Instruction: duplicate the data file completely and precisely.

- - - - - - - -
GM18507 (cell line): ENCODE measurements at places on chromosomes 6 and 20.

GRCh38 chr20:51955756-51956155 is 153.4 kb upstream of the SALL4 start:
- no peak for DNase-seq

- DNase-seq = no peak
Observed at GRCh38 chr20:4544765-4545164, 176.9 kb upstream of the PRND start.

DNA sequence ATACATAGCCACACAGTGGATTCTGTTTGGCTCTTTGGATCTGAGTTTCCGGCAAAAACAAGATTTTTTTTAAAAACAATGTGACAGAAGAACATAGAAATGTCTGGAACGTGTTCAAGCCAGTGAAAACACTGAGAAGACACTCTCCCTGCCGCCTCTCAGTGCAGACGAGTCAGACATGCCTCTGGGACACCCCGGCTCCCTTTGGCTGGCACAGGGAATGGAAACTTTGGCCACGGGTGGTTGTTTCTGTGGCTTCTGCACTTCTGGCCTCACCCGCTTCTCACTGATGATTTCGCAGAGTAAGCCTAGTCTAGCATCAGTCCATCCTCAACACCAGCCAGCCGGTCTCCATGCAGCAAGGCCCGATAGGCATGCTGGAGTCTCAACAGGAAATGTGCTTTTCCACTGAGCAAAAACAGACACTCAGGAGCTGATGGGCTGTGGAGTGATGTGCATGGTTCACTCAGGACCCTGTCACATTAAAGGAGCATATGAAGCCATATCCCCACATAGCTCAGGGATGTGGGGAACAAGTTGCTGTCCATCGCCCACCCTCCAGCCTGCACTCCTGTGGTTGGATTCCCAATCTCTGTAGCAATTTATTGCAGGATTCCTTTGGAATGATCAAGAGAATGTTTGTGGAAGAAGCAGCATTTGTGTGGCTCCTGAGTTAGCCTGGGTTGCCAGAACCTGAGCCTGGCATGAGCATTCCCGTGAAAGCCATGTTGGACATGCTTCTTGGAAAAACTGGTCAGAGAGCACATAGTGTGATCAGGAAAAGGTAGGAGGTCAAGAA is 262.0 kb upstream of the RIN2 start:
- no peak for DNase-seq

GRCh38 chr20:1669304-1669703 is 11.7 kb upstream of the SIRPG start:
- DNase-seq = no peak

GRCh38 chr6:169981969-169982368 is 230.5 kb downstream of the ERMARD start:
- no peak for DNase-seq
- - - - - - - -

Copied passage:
GM18507 (cell line): ENCODE measurements at places on chromosomes 6 and 20.

GRCh38 chr20:51955756-51956155 is 153.4 kb upstream of the SALL4 start:
- no peak for DNase-seq

- DNase-seq = no peak
Observed at GRCh38 chr20:4544765-4545164, 176.9 kb upstream of the PRND start.

DNA sequence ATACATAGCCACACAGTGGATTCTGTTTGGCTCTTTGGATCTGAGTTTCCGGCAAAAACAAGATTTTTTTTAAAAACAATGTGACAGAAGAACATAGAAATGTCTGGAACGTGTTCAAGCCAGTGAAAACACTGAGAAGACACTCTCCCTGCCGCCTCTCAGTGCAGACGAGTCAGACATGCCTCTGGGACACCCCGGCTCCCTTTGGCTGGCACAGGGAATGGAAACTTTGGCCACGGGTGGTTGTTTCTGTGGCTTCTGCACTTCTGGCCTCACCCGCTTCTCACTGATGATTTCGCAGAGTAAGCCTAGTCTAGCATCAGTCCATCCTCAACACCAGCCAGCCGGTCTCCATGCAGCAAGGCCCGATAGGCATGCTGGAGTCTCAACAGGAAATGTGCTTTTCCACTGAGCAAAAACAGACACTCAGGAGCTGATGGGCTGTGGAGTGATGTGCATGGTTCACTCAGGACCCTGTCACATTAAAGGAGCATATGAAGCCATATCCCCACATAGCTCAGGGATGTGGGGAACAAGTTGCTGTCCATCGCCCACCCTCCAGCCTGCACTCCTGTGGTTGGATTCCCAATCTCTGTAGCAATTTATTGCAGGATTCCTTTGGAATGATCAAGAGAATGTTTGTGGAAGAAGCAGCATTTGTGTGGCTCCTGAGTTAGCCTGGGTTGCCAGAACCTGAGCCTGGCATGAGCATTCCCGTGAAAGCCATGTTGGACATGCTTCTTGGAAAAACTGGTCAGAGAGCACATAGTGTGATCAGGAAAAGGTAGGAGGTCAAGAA is 262.0 kb upstream of the RIN2 start:
- no peak for DNase-seq

GRCh38 chr20:1669304-1669703 is 11.7 kb upstream of the SIRPG start:
- DNase-seq = no peak

GRCh38 chr6:169981969-169982368 is 230.5 kb downstream of the ERMARD start:
- no peak for DNase-seq